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An expanded Web version of segments seen on CNN
Tomorrow Today

NASA probe may rewrite book on space travel

Deep Space One
Deep Space One  
October 2, 1998
Web posted at: 6:35 a.m. EDT (1035 GMT)

(CNN) -- It's a look at the future of space flight: a next-generation spacecraft powered by a tremendously efficient new engine, guided by an ultrasmart computer and able to find its way around the solar system without help from Earth.

Deep Space One, scheduled for launch in late October, will provide a $150 million trial run for a dozen new technologies that NASA says may dominate space flight into the next century.

Among Deep Space One's innovations: a new, unproven ion-propulsion engine and an unproven computerized navigator.

Affordability is the goal of projects like Deep Space One
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Deep Space One boasts a dozen new technologies
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"We are taking some risks now so that future missions don't have to," chief mission engineer Mark Rayman told CNN. "The technologies that we are proving here are those that can make or break many of the missions that we have in our future and on our drawing boards."

The ion engine is probably the unmanned spacecraft's most important feature.

It bombards a propellant called xenon with electricity and shoots the resulting ions out the back at 5 miles per second.

The technology dates back to the 1960s, but Rayman stumbled across it in his youth. (Audio 43 K/3 sec. AIFF or WAV sound)

The engine is 10 times more efficient than a chemical rocket. Its thrust uses no more force than the weight of a piece of paper on your hand. When it burns nonstop for weeks, the engine will eventually speed up the spacecraft by 10,000 mph.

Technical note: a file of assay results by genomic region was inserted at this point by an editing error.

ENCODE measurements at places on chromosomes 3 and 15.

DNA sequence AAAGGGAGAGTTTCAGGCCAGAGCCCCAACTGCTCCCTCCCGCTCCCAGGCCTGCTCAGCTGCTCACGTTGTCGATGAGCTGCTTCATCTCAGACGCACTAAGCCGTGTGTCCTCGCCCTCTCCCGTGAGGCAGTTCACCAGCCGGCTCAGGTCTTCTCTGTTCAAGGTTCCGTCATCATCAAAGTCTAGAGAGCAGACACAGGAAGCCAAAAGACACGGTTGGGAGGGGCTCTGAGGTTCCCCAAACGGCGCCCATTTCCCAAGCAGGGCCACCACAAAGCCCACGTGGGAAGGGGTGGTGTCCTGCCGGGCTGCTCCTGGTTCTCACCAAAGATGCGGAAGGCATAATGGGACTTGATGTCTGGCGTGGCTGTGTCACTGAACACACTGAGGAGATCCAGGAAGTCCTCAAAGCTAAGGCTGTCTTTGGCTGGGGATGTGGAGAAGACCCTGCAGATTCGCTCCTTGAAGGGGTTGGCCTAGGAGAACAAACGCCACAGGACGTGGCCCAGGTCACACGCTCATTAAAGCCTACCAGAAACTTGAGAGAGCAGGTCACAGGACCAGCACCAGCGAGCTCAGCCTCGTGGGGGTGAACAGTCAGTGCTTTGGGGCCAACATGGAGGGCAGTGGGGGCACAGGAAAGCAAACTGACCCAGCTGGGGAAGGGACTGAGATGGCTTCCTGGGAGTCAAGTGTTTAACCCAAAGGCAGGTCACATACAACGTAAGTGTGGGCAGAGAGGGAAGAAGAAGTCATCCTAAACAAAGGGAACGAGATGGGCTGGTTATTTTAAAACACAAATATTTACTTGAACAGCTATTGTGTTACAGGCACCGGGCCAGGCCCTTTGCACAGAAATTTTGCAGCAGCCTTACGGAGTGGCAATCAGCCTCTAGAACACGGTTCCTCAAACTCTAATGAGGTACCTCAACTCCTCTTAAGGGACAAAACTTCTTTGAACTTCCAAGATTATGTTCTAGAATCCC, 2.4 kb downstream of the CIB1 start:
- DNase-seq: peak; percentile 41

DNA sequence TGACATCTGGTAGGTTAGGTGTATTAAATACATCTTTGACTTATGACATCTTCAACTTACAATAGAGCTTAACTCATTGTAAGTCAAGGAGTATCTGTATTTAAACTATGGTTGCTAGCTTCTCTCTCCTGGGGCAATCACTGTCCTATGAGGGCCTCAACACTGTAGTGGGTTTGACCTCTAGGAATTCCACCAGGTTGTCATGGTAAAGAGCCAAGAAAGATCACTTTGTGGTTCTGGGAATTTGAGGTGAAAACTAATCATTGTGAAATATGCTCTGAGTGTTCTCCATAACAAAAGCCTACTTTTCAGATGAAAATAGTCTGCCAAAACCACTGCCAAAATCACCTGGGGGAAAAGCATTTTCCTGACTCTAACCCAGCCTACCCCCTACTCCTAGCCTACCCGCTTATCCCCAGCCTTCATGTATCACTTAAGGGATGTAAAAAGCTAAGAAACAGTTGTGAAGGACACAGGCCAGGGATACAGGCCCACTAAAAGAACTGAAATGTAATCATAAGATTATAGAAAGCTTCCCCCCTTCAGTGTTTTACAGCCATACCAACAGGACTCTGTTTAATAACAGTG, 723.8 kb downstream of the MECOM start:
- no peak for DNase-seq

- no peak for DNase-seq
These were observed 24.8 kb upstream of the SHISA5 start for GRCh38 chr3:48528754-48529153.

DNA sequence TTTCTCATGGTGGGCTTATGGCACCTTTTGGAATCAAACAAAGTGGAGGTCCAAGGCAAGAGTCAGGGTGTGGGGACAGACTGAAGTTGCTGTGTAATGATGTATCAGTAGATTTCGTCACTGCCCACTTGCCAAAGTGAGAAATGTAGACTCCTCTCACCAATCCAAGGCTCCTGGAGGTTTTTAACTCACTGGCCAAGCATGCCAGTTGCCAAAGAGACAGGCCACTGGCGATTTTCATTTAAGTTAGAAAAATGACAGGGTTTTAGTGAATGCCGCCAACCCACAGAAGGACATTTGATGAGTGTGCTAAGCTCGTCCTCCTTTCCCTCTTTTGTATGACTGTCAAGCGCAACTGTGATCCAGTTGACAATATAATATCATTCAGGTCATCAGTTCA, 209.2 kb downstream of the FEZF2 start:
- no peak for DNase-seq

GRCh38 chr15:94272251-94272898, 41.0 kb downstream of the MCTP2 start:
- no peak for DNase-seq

Rayman calls it "acceleration with patience."

Deep Space One's computer pilot should always know where it is without having to consult an earthling for a report on its orientation.

ion engine
The ion-propulsion engine is designed to speed up the spacecraft by 10,000 mph (16,000 km/h)  

The craft is designed to constantly take pictures of its heavenly surroundings and compare the pictures to maps stored in its computer memory.

If all goes well, Deep Space One will rendezvous with an asteroid in 2001. The spacecraft is also scheduled to fly by a burned out comet and an active comet.

If everything works as it should, NASA says its invention should be so self- sufficient and smart that it rarely needs to call Earth for help.

"It's like having your car find its own way from Washington to Los Angeles," Rayman said. (Audio 128 K/11 sec. AIFF or WAV sound)

Correspondent Rick Lockridge contributed to this report.

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